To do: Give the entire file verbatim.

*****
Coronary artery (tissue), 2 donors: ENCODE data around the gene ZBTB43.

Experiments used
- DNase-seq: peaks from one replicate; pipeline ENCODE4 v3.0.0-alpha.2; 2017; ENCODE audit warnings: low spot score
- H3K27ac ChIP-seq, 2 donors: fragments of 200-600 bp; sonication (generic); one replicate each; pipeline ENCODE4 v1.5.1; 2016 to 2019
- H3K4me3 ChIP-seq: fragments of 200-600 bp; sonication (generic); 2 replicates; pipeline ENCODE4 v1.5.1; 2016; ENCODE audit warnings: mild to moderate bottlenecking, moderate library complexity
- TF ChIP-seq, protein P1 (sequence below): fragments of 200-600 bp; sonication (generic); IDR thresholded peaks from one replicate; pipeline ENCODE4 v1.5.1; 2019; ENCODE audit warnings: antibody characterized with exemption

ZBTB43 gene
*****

Coronary artery (tissue), 2 donors: ENCODE data around the gene ZBTB43.

Experiments used
- DNase-seq: peaks from one replicate; pipeline ENCODE4 v3.0.0-alpha.2; 2017; ENCODE audit warnings: low spot score
- H3K27ac ChIP-seq, 2 donors: fragments of 200-600 bp; sonication (generic); one replicate each; pipeline ENCODE4 v1.5.1; 2016 to 2019
- H3K4me3 ChIP-seq: fragments of 200-600 bp; sonication (generic); 2 replicates; pipeline ENCODE4 v1.5.1; 2016; ENCODE audit warnings: mild to moderate bottlenecking, moderate library complexity
- TF ChIP-seq, protein P1 (sequence below): fragments of 200-600 bp; sonication (generic); IDR thresholded peaks from one replicate; pipeline ENCODE4 v1.5.1; 2019; ENCODE audit warnings: antibody characterized with exemption

ZBTB43 gene